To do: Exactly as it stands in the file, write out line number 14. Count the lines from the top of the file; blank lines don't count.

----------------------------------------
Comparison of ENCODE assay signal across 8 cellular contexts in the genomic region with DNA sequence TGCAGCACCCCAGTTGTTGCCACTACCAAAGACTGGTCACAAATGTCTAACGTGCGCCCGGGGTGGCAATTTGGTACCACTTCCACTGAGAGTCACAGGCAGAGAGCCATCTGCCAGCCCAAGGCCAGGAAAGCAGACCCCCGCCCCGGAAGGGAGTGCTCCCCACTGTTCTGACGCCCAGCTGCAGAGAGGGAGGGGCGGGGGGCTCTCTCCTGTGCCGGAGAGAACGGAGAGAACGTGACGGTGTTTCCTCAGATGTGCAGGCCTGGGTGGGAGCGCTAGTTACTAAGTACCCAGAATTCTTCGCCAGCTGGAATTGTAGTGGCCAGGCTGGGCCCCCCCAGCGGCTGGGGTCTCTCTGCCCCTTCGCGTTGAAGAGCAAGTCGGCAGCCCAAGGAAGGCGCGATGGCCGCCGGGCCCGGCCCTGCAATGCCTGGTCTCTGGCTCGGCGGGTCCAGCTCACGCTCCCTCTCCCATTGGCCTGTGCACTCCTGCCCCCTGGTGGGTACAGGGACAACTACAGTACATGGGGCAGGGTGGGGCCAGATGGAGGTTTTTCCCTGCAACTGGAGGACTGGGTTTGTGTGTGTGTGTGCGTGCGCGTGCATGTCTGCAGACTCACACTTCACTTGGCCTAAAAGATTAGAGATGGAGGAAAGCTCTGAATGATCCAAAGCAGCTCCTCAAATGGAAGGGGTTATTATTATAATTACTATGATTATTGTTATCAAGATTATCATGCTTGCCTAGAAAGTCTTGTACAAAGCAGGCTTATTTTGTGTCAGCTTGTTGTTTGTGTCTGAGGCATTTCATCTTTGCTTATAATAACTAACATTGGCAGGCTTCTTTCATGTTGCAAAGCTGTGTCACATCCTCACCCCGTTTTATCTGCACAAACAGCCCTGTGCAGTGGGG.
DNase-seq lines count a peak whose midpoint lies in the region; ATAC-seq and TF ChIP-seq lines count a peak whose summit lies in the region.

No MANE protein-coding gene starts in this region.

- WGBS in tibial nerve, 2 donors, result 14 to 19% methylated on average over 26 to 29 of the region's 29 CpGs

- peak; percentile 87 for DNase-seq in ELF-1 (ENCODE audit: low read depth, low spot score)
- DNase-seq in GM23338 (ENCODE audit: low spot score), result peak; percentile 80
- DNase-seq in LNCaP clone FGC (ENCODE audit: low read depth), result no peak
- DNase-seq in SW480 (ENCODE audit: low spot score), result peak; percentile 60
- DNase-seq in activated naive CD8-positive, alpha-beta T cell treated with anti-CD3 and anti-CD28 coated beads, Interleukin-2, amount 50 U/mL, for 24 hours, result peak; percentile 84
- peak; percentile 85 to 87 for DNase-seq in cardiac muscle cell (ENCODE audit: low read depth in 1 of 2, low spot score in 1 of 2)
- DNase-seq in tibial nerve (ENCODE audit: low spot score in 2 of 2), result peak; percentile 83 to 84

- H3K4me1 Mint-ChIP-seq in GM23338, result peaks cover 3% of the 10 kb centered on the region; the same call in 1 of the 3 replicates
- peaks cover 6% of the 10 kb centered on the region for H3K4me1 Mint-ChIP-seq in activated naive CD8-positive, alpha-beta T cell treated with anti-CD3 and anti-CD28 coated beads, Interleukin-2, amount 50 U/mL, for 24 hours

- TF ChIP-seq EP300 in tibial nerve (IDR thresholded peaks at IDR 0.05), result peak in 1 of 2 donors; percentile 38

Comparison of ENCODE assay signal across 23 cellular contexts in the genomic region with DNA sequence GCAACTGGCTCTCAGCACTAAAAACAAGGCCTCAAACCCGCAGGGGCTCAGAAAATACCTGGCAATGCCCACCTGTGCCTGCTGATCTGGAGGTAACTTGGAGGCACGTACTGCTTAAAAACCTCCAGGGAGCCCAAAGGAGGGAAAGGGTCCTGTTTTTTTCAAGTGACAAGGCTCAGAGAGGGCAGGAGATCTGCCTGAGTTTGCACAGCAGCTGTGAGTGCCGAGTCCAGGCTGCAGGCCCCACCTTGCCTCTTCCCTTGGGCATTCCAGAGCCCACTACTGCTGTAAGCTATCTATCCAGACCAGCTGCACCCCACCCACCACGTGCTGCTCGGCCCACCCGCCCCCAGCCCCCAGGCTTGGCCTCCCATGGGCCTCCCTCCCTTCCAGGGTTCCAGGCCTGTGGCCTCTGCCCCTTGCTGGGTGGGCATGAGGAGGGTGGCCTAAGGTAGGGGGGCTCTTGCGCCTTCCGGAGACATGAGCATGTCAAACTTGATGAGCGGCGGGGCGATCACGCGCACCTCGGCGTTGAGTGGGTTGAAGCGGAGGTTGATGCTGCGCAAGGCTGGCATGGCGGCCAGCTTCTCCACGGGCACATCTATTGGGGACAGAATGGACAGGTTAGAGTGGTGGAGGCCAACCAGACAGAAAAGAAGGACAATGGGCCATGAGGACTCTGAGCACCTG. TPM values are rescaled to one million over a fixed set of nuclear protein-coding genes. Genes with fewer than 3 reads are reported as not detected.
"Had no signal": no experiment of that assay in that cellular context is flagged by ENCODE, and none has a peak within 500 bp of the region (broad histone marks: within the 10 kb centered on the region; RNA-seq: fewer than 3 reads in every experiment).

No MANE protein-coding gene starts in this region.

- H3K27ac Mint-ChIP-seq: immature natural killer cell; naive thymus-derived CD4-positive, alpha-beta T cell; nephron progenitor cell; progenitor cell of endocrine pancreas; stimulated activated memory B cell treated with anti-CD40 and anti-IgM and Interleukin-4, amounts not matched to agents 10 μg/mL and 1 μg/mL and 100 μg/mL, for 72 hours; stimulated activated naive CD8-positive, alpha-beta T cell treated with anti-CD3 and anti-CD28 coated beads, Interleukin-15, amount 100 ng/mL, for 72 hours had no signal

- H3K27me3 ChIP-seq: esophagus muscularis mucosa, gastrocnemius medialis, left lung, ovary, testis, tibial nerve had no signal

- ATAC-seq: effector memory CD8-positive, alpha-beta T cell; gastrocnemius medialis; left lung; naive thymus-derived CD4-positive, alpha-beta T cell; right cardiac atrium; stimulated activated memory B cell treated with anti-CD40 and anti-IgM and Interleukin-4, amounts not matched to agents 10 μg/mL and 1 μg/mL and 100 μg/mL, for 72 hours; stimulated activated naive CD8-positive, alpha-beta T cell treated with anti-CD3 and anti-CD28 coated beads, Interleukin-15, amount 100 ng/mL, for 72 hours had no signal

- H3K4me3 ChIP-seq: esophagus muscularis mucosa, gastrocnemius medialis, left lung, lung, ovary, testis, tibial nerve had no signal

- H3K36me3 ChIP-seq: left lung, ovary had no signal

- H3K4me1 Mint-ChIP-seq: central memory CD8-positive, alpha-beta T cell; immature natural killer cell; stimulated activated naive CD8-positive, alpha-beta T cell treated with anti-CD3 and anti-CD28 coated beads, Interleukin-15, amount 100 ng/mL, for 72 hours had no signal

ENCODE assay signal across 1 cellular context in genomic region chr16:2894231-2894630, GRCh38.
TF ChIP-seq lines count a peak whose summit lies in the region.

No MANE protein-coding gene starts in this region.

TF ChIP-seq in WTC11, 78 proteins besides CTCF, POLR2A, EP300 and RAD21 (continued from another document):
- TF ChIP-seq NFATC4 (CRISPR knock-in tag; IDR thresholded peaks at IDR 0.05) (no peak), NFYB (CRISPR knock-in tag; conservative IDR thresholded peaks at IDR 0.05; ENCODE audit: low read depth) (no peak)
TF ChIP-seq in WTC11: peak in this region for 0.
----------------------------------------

- TF ChIP-seq EP300 in tibial nerve (IDR thresholded peaks at IDR 0.05), result peak in 1 of 2 donors; percentile 38